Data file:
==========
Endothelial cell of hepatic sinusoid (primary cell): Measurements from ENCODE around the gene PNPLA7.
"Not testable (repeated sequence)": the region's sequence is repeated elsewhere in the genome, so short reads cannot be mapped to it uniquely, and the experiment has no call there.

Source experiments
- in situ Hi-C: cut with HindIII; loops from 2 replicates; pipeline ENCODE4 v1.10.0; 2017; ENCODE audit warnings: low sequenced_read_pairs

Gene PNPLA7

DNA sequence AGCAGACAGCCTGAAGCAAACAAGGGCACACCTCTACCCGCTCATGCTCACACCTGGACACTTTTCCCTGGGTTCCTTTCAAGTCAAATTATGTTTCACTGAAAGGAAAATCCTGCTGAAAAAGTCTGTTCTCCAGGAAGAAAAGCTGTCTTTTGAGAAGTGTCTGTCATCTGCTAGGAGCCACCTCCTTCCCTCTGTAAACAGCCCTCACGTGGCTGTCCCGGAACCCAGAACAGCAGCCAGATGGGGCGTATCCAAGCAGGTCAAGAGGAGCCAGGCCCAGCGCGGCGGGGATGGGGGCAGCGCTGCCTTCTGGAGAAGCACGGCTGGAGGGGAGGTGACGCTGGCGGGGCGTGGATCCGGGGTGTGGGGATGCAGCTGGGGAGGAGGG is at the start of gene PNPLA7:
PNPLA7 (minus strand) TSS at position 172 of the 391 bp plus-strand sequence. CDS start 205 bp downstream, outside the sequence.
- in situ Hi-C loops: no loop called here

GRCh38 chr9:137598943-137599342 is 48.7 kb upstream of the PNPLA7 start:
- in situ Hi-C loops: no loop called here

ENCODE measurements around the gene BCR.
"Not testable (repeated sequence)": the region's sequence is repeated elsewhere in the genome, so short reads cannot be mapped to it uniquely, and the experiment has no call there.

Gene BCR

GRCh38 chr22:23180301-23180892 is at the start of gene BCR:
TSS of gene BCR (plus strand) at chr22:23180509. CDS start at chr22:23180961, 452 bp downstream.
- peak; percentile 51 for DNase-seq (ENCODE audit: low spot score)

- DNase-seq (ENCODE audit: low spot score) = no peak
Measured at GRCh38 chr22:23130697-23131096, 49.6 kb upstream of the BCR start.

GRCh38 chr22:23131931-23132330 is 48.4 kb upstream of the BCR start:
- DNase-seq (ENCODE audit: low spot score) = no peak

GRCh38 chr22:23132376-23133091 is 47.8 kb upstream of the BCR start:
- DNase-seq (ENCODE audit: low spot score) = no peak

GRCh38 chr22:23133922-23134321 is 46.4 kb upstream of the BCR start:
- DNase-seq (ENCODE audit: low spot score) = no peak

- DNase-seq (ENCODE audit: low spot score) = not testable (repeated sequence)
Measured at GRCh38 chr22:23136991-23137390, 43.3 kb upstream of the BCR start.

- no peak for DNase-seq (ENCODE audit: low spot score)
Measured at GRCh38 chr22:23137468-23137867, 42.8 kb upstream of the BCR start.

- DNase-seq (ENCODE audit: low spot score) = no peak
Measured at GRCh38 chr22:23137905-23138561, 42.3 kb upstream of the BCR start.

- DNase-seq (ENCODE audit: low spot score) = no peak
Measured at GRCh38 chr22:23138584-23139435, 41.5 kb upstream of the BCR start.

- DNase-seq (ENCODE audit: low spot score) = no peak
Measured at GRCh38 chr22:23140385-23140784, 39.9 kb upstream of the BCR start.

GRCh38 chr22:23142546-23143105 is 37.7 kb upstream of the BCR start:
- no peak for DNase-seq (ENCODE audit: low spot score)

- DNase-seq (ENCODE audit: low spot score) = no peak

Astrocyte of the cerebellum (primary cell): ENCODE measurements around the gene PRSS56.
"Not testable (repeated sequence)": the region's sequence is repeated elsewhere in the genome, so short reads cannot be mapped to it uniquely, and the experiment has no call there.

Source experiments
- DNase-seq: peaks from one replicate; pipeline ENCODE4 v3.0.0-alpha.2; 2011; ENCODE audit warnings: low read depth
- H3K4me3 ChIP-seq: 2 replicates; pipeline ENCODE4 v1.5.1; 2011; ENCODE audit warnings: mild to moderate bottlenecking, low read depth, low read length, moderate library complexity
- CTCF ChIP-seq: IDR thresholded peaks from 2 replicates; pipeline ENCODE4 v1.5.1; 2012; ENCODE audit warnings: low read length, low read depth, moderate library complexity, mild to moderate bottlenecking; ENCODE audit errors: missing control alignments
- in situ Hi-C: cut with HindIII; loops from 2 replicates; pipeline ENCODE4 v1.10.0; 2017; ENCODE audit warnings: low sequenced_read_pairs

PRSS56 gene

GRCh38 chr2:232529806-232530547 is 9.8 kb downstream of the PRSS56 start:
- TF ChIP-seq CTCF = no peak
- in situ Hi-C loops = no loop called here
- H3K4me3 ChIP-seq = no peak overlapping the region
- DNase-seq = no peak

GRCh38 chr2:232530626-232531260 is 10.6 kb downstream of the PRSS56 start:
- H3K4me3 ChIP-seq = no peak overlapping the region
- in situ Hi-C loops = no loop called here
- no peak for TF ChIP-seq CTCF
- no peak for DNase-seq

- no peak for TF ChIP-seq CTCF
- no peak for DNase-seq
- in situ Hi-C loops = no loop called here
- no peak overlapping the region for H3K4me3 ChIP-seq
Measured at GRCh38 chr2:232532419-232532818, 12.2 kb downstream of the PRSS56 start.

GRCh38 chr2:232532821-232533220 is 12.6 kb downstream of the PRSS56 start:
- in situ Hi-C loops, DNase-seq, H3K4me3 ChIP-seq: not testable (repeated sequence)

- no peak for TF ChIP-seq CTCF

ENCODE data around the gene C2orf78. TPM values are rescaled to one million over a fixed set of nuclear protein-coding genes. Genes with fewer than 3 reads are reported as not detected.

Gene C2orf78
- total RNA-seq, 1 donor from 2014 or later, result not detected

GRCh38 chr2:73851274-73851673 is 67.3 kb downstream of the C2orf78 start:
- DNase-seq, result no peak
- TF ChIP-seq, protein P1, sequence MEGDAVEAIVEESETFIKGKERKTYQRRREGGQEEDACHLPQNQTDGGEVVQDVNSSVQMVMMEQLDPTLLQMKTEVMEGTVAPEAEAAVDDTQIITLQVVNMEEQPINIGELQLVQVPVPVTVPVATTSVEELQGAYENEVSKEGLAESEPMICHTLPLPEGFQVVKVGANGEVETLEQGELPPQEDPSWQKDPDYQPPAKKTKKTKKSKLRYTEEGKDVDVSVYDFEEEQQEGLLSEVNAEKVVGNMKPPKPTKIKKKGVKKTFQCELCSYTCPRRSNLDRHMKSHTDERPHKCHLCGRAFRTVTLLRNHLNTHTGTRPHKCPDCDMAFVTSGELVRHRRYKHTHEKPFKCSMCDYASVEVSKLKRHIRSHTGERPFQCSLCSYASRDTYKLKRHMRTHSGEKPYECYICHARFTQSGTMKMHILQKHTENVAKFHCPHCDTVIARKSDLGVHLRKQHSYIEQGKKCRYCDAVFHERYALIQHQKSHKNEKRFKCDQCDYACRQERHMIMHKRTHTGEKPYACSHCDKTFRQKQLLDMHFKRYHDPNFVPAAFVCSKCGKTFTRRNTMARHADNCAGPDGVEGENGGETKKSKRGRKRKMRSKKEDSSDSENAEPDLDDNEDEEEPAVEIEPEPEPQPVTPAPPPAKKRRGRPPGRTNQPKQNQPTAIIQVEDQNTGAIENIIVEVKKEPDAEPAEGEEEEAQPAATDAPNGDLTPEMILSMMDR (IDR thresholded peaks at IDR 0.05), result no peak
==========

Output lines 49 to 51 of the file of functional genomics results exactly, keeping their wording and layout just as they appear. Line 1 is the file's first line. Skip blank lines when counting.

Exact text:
- H3K4me3 ChIP-seq = no peak overlapping the region
- DNase-seq = no peak

GRCh38 chr2:232530626-232531260 is 10.6 kb downstream of the PRSS56 start: